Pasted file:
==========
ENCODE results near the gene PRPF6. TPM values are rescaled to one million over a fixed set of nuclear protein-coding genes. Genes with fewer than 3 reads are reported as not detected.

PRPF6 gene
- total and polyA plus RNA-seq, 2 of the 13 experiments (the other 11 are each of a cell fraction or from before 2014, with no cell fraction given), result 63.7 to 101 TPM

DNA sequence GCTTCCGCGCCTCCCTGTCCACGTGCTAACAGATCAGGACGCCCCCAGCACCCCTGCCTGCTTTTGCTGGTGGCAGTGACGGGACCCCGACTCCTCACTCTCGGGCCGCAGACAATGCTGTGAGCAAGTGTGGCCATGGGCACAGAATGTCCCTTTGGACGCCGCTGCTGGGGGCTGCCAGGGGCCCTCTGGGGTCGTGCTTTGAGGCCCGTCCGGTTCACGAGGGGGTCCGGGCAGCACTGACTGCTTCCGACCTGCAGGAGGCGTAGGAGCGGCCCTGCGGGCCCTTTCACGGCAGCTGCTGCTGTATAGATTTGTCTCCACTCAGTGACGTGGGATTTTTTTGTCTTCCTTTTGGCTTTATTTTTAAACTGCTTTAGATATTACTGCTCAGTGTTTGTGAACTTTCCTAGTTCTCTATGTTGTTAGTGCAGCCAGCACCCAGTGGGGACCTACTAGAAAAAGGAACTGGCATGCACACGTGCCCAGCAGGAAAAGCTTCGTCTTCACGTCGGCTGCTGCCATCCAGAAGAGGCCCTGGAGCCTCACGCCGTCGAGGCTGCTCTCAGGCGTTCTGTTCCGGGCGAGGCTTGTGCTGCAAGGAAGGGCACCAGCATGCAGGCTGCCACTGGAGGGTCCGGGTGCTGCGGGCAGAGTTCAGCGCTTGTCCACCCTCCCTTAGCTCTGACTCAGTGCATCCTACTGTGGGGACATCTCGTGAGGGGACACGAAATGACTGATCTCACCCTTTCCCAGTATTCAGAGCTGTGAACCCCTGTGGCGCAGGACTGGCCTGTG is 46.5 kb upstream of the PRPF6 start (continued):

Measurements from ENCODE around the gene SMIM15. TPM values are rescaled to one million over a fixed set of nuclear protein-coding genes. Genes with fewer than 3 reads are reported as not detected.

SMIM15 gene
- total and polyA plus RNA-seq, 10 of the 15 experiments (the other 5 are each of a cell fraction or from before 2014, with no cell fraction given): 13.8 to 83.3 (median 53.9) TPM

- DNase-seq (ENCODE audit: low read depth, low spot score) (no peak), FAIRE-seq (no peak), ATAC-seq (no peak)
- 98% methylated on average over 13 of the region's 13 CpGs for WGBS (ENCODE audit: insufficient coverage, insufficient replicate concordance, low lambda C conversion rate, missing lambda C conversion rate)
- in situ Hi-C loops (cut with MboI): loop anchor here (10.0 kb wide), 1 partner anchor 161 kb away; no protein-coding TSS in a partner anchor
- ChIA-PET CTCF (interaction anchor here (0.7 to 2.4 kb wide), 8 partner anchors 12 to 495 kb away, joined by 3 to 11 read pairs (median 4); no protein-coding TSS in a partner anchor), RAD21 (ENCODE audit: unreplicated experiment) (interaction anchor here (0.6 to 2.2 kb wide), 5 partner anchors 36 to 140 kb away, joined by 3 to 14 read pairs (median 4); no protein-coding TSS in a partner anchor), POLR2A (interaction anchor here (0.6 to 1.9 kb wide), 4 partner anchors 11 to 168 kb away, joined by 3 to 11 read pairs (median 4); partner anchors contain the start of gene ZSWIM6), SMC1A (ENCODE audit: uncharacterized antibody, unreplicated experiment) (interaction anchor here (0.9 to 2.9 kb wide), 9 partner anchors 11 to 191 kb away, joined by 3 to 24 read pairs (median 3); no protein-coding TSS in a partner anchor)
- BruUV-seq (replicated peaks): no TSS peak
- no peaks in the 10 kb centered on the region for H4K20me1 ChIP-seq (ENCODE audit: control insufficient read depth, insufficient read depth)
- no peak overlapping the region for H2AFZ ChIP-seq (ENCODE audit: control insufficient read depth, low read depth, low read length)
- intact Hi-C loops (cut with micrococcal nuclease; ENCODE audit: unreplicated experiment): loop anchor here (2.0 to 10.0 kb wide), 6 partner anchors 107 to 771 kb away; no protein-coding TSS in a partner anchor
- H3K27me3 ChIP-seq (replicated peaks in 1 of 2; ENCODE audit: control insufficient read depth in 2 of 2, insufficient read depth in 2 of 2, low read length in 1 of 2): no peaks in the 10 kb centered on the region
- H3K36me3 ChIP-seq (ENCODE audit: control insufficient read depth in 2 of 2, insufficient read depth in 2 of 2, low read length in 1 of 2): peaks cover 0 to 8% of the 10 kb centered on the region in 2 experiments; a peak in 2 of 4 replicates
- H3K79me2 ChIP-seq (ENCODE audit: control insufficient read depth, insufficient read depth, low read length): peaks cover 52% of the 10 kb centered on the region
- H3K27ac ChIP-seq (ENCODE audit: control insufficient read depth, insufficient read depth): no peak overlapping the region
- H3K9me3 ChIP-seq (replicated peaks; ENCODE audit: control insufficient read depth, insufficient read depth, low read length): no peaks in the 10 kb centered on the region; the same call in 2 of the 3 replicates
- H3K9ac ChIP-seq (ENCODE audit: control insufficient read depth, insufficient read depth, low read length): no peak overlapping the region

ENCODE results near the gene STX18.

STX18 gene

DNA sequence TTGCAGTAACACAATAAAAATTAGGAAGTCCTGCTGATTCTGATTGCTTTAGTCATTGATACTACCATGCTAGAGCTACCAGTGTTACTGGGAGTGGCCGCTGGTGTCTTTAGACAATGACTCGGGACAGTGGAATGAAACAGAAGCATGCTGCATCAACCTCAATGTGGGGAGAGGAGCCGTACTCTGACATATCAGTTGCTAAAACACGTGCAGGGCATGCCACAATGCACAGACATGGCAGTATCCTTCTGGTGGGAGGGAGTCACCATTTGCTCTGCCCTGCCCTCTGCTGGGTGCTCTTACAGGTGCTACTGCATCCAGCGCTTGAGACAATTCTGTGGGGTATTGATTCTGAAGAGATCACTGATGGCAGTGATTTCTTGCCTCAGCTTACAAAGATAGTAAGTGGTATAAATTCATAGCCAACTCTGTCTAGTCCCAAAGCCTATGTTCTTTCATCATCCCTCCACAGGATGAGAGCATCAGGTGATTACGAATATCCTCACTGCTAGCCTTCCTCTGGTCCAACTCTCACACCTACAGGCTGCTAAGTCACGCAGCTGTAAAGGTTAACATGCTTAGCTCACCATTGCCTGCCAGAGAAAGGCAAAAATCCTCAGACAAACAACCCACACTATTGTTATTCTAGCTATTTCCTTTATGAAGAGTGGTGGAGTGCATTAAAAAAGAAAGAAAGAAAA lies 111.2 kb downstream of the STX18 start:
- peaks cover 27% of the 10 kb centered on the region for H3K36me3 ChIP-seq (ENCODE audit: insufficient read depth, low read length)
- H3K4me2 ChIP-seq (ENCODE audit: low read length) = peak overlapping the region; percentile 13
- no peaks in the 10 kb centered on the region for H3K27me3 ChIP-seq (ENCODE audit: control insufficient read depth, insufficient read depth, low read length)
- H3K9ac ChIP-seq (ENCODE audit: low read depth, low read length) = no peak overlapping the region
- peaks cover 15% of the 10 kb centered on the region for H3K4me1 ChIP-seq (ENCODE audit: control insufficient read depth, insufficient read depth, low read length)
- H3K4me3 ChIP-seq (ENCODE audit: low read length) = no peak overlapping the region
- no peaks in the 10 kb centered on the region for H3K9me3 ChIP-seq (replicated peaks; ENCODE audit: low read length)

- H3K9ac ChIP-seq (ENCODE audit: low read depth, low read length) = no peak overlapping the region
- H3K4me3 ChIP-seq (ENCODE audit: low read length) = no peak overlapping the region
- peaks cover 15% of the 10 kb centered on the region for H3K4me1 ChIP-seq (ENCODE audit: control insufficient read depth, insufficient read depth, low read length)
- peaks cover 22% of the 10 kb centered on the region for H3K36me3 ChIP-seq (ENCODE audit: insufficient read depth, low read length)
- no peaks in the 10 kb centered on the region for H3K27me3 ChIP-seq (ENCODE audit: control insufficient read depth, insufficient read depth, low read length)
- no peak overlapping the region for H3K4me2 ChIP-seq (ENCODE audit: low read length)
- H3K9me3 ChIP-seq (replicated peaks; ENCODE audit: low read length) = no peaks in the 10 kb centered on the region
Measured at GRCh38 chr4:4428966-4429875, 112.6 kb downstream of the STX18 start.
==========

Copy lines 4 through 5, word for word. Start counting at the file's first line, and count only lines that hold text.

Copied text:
DNA sequence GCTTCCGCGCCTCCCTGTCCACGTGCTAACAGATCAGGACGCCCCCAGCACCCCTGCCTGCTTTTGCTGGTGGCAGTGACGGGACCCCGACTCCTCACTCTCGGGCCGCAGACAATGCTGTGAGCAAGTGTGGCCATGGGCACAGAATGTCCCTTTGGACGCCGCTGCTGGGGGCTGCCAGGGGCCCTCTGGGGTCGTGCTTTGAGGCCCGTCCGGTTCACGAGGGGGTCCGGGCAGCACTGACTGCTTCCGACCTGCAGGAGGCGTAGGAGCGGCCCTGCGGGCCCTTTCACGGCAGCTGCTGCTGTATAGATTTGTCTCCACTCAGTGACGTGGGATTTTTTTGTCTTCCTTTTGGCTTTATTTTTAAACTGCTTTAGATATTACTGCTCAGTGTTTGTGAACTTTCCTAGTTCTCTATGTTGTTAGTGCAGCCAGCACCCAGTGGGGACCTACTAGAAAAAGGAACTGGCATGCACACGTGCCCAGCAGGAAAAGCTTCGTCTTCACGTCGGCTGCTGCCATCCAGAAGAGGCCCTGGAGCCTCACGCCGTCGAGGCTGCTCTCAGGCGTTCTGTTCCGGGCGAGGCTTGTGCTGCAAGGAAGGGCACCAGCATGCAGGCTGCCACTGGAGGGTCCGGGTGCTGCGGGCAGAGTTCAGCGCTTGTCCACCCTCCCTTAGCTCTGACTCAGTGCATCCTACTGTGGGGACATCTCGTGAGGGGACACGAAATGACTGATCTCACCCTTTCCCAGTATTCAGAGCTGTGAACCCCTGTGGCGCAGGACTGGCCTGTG is 46.5 kb upstream of the PRPF6 start (continued):

Measurements from ENCODE around the gene SMIM15. TPM values are rescaled to one million over a fixed set of nuclear protein-coding genes. Genes with fewer than 3 reads are reported as not detected.